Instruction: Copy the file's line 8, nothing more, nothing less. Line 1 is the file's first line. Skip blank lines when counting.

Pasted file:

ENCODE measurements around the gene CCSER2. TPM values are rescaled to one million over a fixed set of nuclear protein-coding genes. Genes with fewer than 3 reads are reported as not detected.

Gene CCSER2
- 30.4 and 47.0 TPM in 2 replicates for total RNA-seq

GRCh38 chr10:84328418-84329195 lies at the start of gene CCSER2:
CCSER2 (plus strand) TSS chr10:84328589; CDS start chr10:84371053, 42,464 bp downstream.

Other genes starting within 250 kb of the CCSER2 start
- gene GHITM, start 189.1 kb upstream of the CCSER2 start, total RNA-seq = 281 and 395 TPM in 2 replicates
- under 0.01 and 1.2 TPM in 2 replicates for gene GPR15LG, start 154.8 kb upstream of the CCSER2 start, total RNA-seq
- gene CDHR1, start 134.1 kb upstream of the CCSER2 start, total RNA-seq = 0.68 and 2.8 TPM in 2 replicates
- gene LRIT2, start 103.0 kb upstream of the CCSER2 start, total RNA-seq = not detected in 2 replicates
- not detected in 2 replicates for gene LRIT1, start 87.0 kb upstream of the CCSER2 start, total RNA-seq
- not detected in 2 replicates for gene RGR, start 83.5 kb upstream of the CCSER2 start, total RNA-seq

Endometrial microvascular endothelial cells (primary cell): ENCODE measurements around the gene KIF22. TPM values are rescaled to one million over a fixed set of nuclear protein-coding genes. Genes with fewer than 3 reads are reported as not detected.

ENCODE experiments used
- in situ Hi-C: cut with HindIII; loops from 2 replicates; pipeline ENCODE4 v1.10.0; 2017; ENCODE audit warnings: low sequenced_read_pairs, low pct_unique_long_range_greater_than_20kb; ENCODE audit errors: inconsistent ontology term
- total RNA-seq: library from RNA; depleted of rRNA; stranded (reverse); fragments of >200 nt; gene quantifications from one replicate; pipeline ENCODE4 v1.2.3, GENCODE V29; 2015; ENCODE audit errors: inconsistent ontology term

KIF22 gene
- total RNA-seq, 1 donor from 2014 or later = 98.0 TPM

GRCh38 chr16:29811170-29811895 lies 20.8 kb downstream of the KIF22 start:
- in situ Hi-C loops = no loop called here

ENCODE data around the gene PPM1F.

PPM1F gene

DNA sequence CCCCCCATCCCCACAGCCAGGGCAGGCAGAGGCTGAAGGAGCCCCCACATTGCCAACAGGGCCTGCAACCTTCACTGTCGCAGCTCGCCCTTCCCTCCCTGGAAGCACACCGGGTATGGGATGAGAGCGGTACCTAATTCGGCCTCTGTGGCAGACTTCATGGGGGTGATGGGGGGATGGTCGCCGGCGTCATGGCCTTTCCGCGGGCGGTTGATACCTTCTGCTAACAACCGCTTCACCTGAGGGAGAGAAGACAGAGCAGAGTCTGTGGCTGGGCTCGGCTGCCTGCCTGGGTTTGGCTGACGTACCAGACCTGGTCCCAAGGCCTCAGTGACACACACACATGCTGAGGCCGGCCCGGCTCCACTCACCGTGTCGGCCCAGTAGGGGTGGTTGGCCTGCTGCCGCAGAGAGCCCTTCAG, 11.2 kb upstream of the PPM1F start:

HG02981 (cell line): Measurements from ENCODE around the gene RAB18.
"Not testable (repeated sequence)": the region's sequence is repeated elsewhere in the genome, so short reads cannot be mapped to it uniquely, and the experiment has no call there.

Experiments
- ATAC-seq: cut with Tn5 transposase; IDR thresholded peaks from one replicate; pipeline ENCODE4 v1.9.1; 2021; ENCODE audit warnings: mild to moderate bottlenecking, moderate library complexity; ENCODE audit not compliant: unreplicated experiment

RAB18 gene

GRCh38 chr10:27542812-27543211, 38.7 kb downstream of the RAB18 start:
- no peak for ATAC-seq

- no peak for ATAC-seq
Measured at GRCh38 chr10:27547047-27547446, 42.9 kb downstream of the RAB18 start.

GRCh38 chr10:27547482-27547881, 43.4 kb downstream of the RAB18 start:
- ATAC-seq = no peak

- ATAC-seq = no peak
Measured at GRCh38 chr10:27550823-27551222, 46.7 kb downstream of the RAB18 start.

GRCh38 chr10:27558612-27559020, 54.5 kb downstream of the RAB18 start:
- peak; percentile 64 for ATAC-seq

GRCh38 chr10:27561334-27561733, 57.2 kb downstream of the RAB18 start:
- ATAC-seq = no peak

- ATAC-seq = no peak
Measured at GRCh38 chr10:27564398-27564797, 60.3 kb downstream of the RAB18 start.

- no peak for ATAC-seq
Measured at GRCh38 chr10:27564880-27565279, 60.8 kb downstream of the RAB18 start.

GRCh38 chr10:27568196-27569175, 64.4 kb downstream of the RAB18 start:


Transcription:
- under 0.01 and 1.2 TPM in 2 replicates for gene GPR15LG, start 154.8 kb upstream of the CCSER2 start, total RNA-seq